Regarding the first, where referendums are used to decide issues, they appear on ballots as binary choices: a Yes or No decision.  The consequence of a binary decision for citizens is that voting takes place under the pressure of a belief that there exists only one correct position.  As such, binary referendums obstruct the adoption of projects that would normally result from compromise between conflicting interests.  In referendums, the most diverse reasons can lead to a No, despite compromise being a critical component of laws adopted in states with strong regional, social, and cultural diversity.

 

The more serious development—the second effect—is that AMLO’s referendums have not been a bottom-up process where signatures are gathered by citizens who qualify an issue to the ballot—as many American states or Swiss cantons would have it.  Neither have the referendums been proposed by the legislature, which would require some cross-party agreement or threshold to move forward.  Instead, they have been held directly at the insistence of the executive.  This direct demand has acute consequences.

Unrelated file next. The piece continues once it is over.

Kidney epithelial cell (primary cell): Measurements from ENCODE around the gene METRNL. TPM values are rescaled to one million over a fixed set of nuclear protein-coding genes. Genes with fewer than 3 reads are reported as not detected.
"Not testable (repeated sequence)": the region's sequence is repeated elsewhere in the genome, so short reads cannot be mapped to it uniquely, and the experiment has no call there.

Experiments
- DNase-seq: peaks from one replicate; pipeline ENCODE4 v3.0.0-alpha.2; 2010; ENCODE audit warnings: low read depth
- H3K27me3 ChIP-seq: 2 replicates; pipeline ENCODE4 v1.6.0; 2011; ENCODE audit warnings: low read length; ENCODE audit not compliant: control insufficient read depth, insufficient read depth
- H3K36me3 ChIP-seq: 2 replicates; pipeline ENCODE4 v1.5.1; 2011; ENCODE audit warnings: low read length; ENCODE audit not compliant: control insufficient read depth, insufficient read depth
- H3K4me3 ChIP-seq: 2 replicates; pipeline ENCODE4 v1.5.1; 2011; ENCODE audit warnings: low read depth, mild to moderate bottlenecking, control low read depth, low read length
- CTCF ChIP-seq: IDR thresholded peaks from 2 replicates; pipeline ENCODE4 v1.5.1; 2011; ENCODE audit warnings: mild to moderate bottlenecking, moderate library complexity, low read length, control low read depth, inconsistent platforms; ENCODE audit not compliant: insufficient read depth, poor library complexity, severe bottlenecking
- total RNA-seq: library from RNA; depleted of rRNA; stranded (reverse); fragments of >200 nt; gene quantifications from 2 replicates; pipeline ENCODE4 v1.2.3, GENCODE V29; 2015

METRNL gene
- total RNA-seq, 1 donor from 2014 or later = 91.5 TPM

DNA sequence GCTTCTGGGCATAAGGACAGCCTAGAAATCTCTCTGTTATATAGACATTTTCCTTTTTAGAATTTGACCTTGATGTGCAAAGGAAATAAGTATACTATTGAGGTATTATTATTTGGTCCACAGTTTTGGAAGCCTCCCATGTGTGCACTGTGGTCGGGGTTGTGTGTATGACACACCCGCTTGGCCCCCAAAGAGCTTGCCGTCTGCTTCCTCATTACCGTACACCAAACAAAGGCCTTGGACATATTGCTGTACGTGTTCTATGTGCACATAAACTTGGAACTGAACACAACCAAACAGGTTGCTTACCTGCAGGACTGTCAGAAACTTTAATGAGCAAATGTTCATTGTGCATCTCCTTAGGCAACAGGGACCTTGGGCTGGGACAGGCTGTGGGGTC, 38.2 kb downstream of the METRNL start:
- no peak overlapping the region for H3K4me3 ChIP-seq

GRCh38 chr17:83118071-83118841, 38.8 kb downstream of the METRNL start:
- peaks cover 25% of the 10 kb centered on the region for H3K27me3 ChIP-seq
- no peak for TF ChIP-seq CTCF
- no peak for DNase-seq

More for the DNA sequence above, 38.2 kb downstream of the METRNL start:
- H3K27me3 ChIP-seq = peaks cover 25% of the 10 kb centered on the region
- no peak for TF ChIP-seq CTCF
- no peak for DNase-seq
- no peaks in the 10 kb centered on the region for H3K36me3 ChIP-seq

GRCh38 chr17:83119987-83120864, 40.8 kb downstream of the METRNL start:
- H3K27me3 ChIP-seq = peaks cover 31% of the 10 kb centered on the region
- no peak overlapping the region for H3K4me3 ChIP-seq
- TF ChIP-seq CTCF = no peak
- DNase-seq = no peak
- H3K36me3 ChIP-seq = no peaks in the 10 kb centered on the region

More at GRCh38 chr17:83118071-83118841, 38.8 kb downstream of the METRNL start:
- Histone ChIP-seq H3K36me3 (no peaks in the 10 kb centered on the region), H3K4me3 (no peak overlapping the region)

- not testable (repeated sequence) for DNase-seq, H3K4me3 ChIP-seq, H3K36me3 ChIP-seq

The danger in using executive referendums is that these seemingly democratic tools are subject to an anti-authoritarian interpretation.  Regardless of a referendum’s value as an expression of the popular will, executive referendums can become the means of deriving the legitimacy of authority from the confidence of the ruled.  Continuously deciding policy creates a belief among citizens that they have a right to enact, recognize, or appeal laws. The institutional hazard is that instead of referendums being understood as a consequence of executive legitimacy, they may begin to be interpreted as the basis of democratic legitimacy.

 

Referendums as the basis of legitimacy can begin to form when citizens are continuously asked to directly decide issues via the ballot and becomes much more plausible when leaders hold referendums on their rule—a strong possibility in Mexico: even before AMLO began his presidency, he announced a referendum on his performance every two years and vowed to curtail his six-year term if voters so decided.